Restaurants: Like royalty, we leisurely peruse a menu, decide on what might be the best thing we’ve ever tasted, then casually command it be prepared out of sight, then presented before us at once. But what about those folks behind the swinging doors? We caught up with El Moro chef Charlie Curtis about the life of a chef, both in and out of work.
Do you chef it up at home?
I actually have very little food. I am most likely to have a frozen corn dog that I don’t even bother to heat up in the oven but in the microwave. I’m also a big fan of Chef Boyardee spaghetti and meatballs out of the can. True story. Everything tastes like work. It’s maintenance. That’s pretty much food for me.
What’s your favorite dish to make?
My favorite dish in the world to make is coq au vin, which is a French dish. It’s chicken that’s been stewed in red wine, and it’s more exciting than it actually sounds. I like the dish, I like the process. I was trained French. It’s almost a two-day process. In the end when it comes out, it’s just comfort food; it’s French soul food. It’s chicken that’s been fried then braised in, generally, a really good red wine, usually a pinot noir. And it has bacon and/or fatback and mushrooms and a lot of thyme and caramelized onions and it’s usually served over rice. I generally do it over mashed potatoes. It’s comfort food, but it’s really complicated comfort food, so I like that.
What’s your strategy as a chef?
Our whole gig (at El Moro) is that we like to find a thing everybody knows and then find some different way to present it. Pot roast. What can we do with pot roast that would be something different? So we wrap it in an egg-roll wrapper with some mashed potatoes inside it and we serve it with brown gravy as a dipping sauce.
When you eat out, what drives you crazy?
When I see the price and I know what they paid for it. Sometimes I look at the exorbitant prices and I’m like, you gotta be [bleeping] kidding me. There’s no way. I know you have $3.79 into this dish and you’re somehow charging $29.99 for it? That makes me really, really angry.
And what do you love to see when you’re eating out?
I love to be surprised by something. This is going to make me sound like a bastard, but it really doesn’t happen in Durango a lot. But when I travel and when I go somewhere else, I really like to be genuinely surprised by something, something where I go, “goddammit, you’re smarter than I am.” And it makes me so angry when people are smarter than I am. Like, why didn’t I think of that? I like it when someone does something really playful or they just stay totally true to style and slay it.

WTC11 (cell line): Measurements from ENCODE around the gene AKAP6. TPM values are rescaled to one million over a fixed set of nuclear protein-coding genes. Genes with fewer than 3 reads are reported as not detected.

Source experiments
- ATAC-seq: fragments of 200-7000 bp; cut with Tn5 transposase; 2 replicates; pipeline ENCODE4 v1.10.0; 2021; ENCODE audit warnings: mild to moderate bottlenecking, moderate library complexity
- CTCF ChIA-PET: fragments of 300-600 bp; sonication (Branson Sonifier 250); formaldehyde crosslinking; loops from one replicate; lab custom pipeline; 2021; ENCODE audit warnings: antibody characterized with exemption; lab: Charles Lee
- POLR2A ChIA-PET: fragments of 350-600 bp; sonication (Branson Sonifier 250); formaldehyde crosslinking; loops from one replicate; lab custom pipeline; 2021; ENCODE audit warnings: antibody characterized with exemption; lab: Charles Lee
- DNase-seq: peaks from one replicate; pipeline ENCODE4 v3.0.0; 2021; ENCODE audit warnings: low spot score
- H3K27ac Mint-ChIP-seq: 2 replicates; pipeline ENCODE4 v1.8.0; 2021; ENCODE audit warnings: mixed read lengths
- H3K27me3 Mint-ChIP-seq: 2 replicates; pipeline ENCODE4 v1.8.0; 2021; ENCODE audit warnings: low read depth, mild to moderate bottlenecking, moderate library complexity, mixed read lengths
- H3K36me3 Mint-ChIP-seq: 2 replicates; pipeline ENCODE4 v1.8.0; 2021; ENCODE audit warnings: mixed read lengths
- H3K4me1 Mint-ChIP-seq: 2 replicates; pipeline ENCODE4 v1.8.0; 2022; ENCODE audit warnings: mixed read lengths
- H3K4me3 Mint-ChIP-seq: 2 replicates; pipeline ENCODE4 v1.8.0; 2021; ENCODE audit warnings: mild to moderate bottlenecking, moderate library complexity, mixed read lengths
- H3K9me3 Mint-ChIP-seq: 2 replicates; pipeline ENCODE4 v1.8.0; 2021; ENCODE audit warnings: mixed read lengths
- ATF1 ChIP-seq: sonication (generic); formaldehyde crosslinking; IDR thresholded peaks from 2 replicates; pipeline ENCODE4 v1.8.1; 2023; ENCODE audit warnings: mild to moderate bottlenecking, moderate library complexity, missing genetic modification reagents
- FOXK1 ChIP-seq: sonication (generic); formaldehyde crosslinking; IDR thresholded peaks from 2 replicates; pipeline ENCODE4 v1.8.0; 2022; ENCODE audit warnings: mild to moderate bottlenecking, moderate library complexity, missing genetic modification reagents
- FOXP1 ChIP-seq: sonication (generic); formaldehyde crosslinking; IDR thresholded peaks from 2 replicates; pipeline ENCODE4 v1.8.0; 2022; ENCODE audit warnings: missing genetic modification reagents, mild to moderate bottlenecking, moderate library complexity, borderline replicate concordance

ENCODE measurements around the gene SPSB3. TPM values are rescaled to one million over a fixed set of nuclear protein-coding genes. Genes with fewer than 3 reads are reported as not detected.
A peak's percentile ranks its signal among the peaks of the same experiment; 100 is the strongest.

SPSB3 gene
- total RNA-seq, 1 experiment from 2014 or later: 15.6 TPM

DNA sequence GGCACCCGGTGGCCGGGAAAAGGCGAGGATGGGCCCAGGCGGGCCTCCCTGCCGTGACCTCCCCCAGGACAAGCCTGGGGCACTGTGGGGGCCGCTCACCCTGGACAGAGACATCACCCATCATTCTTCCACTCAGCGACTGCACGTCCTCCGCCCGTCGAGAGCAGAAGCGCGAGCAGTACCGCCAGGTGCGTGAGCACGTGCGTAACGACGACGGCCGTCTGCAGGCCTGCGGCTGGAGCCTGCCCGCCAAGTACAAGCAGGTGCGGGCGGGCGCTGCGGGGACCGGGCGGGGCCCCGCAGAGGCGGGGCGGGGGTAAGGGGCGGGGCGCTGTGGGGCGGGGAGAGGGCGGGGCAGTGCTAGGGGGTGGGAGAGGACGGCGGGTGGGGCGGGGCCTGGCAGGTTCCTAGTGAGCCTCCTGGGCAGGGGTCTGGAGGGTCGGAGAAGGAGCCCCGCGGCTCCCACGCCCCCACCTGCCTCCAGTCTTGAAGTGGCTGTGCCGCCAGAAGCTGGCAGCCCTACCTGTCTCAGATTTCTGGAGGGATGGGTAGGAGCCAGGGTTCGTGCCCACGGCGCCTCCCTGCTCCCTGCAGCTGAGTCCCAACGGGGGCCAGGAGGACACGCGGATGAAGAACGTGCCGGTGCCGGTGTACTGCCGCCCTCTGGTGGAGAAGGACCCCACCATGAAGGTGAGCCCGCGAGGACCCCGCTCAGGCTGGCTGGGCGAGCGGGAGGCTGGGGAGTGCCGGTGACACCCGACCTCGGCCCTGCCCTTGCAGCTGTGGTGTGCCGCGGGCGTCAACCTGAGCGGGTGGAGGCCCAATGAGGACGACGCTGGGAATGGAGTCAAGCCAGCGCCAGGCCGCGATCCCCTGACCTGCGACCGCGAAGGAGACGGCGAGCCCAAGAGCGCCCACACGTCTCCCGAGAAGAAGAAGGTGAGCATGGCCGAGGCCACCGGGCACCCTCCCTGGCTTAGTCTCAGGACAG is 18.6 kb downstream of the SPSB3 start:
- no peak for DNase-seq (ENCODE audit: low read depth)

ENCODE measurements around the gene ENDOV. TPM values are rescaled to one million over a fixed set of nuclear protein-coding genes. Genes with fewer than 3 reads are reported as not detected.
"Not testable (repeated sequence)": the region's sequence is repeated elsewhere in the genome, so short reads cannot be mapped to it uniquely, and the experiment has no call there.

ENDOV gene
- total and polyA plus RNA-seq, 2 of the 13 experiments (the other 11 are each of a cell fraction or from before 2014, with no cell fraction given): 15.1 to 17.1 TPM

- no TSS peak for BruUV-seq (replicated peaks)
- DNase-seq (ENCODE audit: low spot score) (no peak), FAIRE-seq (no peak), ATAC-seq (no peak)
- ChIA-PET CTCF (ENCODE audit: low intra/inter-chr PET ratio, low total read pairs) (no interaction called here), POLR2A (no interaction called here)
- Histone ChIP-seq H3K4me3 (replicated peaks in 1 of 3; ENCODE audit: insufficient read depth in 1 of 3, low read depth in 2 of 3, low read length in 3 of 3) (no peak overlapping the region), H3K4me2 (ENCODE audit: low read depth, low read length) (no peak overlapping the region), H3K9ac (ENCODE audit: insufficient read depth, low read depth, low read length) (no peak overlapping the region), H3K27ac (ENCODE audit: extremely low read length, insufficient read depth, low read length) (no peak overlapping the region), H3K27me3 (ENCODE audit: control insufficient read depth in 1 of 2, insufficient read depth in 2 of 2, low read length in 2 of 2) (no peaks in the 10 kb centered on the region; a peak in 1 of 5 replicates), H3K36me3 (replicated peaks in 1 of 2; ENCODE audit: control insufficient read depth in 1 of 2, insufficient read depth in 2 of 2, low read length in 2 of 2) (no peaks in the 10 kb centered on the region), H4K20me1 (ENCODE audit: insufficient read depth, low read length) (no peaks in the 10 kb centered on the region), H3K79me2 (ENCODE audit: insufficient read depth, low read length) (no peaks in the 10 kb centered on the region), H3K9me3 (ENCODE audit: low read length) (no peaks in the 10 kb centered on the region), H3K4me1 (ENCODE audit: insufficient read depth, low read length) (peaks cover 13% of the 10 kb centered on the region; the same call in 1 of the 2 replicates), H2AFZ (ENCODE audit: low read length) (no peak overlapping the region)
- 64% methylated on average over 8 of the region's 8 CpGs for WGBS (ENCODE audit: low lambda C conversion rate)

Can you think of something?
There’s a place in Portland called The Kells. It’s an Irish restaurant, I guess. Big soccer bar. They make the best [bleeping] chicken wings I’ve ever had in my life. They went back and said, let’s do this perfectly. And it’s a Jameson barbecue sauce that’s a little bit spicy and it is freakishly addictive. I like that. I like when somebody says, “I’m going to make you the best Rueben sandwich you’ve ever had in your life,” and they just slay it. I think that’s fantastic. And if not, surprise me; do something I haven’t thought of. I’ve stolen so much stuff from other restaurants where I walk in and I’m like, “Wow, I’ve never thought about doing that.”
What do people assume about you and/or ask you because they know you’re a chef?
I’ve been invited to so many parties where I didn’t realize I was the help … I think they tend to assume we’re all snobs, and I’m not. People tend to not cook for me because they’re afraid to do that. The truth is, I’m really, really grateful if somebody will make a meal for me … It’s a little frustrating when they’re like, “I’m not going to cook for you because you’re going to hate it,” and I’m like, “Open up a can of Hormel chili and let’s eat that together and have a nice time.”
If you could share one secret about cooking, what would it be?
OK, there’s only four ways to cook food. Learn those four methods and you’ll be fine. It’s direct heat, it’s indirect heat, you can steam it, you can braise it. That’s it; that’s all you got. So, learn what those four things are and then you can walk into the grocery store and you can say, “I know what to do with that.” Learn how to cook rice; learn how to cook raw beans. It’ll save you a lot of money; it’ll be better food and, frankly, when the zombies come, we’re going to run out of canned food quick, so learn how to deal with that stuff. And teach each other how to cook. Have fun.
– David Holub